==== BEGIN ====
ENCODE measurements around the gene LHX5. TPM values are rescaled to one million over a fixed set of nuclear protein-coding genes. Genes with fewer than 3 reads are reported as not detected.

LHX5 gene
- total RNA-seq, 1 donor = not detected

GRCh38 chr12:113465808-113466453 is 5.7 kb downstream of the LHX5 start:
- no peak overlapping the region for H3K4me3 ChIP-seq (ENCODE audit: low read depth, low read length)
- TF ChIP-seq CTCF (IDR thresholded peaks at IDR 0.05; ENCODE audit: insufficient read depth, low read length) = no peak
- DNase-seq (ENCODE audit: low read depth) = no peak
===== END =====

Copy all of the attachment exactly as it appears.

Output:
ENCODE measurements around the gene LHX5. TPM values are rescaled to one million over a fixed set of nuclear protein-coding genes. Genes with fewer than 3 reads are reported as not detected.

LHX5 gene
- total RNA-seq, 1 donor = not detected

GRCh38 chr12:113465808-113466453 is 5.7 kb downstream of the LHX5 start:
- no peak overlapping the region for H3K4me3 ChIP-seq (ENCODE audit: low read depth, low read length)
- TF ChIP-seq CTCF (IDR thresholded peaks at IDR 0.05; ENCODE audit: insufficient read depth, low read length) = no peak
- DNase-seq (ENCODE audit: low read depth) = no peak